“There is no book so bad…that it does not have something good in it.”
In 1995, the United Nations Educational, Scientific and Cultural Organization (UNESCO) recognized April 23 as “World Book and Copyright Day“. The resolution adopted at the 28th session of the UNESCO General Conference aimed at the protection of intellectual property – especially copyright – through reading and continuous support of new publications.
This day was not selected by coincidence. April 23 marks the birth and death of the most important figures of literature. Shakespeare, Cervantes, Inca Garcilaso de la Vega died on April 23, 1616. Vladimir Nabokov, Maurice Druon and Manuel Mejía Vallejo were born on the same date, so April 23 was designated as the World Book Day, to honor their names and creativity.
According to some urban legends, this date has its origin in Catalonia. April 23 was celebrated as St. George’s Day, and for that reason booksellers used to give buyers a rose for each book sold.
April 23 serves itself as a tool to raise awareness on the importance that creativity has in economic, social and cultural development. Today, expressed forms of creativity are legally protected by national and international acts. The most important international instrument is the “Berne Convention”, at the core of which lies the author’s right to benefit from the creation of his intellectual capacity. The principles and concepts of this convention are also incorporated in the law no. 35/2016 “On copyright and related rights“.
The most important principle of these instruments is the protection of copyright without formalities. Hence, at the moment the author writes a book, he enjoys economic and moral rights over it, even if the final draft has not finished yet, or he has no intention to register his right in a special state’s register.
However, works of art should be original and show individual characteristics in order to enjoy protection from the legislation.
Copyright is the protection of the economic and moral interests of the author on any original intellectual creation in the field of literature, art and science, which carries individual characteristics, regardless of the manner or form of their expression, objective, or importance.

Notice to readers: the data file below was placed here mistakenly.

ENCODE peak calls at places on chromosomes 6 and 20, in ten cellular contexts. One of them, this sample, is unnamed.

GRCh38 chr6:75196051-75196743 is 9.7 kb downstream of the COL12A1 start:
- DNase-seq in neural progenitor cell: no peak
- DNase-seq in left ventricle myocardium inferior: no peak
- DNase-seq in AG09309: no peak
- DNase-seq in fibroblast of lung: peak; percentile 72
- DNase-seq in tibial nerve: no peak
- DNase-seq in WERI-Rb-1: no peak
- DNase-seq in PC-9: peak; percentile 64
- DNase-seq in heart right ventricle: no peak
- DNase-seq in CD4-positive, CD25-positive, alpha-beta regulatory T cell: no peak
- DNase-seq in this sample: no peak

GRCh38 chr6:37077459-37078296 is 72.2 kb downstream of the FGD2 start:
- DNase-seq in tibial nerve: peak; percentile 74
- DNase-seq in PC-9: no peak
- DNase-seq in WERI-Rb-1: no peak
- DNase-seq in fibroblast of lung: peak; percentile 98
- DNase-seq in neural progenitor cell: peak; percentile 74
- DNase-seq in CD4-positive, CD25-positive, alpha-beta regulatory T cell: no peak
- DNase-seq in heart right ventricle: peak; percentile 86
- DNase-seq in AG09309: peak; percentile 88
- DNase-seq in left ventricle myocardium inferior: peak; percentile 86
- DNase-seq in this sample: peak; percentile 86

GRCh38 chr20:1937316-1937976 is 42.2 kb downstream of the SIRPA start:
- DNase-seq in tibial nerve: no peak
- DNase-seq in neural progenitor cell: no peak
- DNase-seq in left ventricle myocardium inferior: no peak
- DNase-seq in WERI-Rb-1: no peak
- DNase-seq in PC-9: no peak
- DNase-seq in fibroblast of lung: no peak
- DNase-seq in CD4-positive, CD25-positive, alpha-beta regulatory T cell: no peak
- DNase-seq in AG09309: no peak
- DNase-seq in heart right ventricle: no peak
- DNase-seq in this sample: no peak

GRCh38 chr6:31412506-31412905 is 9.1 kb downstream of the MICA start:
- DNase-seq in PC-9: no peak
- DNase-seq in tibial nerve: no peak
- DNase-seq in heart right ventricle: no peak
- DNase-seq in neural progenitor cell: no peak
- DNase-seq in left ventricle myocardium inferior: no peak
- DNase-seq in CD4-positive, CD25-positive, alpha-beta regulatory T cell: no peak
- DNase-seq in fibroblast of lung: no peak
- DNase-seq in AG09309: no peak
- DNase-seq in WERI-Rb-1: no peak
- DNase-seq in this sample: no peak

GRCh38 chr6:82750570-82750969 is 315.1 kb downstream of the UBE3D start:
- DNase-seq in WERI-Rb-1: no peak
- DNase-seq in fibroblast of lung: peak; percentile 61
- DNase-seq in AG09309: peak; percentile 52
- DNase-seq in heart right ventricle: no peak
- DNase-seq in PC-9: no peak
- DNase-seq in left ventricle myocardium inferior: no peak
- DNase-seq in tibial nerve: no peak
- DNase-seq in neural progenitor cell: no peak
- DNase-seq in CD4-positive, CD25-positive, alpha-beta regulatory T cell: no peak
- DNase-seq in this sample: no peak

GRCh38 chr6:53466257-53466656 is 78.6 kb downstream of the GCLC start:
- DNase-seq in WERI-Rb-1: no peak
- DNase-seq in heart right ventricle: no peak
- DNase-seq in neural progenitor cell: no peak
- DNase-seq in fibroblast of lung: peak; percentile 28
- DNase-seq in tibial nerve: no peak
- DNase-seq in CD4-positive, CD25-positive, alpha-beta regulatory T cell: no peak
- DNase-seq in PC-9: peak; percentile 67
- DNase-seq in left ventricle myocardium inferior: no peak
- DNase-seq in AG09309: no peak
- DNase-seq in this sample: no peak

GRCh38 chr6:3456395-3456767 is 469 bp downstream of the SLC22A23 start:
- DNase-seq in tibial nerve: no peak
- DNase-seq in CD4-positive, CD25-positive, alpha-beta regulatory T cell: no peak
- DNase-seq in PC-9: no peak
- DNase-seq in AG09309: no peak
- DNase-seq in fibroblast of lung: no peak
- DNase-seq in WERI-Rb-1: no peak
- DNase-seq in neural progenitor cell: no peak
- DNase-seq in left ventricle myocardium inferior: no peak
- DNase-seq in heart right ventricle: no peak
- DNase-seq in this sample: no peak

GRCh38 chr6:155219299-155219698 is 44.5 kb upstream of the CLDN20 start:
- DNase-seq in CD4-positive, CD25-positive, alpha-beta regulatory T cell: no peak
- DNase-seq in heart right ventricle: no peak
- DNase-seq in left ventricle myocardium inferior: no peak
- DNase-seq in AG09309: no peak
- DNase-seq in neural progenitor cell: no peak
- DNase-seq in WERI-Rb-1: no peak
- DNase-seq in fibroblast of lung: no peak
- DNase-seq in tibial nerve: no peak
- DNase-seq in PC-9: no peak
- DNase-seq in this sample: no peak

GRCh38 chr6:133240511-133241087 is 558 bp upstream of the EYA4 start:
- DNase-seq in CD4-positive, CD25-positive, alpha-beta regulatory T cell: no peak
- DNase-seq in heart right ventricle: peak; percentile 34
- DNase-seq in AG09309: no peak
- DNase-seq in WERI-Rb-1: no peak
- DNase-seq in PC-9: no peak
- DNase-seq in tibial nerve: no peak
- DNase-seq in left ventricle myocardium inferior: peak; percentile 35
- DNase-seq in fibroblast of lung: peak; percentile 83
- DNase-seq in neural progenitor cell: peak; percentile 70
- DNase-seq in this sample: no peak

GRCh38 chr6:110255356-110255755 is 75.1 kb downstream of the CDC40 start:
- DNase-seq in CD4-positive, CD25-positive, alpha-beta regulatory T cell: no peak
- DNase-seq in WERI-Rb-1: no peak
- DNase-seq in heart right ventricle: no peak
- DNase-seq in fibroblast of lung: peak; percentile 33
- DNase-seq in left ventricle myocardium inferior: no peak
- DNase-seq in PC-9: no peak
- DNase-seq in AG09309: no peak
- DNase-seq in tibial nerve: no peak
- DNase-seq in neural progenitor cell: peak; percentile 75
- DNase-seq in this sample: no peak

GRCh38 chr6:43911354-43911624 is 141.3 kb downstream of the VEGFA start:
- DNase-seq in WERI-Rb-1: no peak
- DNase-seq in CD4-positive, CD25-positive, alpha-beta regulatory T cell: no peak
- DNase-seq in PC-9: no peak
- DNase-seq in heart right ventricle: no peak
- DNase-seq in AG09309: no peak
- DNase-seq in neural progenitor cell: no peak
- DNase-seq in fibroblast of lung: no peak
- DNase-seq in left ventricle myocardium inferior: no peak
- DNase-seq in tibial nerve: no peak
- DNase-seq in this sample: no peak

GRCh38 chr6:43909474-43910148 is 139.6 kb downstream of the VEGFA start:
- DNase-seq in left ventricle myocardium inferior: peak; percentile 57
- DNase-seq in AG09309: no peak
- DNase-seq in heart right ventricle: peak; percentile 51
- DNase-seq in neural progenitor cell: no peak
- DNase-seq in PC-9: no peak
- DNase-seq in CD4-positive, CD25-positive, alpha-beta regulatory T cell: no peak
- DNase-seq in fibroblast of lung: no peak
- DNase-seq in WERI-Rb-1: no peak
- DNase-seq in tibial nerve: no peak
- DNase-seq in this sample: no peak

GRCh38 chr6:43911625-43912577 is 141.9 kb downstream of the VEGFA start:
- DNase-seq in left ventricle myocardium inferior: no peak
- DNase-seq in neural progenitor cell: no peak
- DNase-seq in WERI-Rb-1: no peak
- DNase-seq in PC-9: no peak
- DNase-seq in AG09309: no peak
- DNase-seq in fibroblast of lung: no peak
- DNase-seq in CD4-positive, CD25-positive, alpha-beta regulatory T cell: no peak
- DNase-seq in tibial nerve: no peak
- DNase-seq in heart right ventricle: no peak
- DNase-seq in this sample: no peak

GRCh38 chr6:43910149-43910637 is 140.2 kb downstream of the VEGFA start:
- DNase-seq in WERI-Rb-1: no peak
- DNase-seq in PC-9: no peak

Any part or element of a work, including its title or a character expressed therein, which in itself represents intellectual creativity, is also protected by copyright.
For example, if copyright laws existed at the time Cervantes wrote “Don Quixote,” the book, its title, and the character of Don Quixote would enjoy the same protection. Unfortunately Servantes, in the absence of laws that would protect his rights, and to avoid the use of Don Quixote by other writers in their works, decided to kill the character.
Now the authors do not have to kill the characters, at least for the same reason. 🙂
In Albania, authors’ economic rights on a copyrighted work last for 70 years after their death, whereas, moral rights pass on to his heirs. However, once the copyrighted term expires, the work enters the public domain and anyone is free to use it – respecting the legal limitations of moral rights.
“We know what we are, but not what we may be.”
Today we can choose to be the reader of our favorite writer, to gift a book, be conscious citizens on the importance that copyright protection has in the promotion of creativity and people’s culture, or simply put: just acquaintances who share title suggestions with each-other.
You can be #legit by suggesting 3 book titles below! 🙂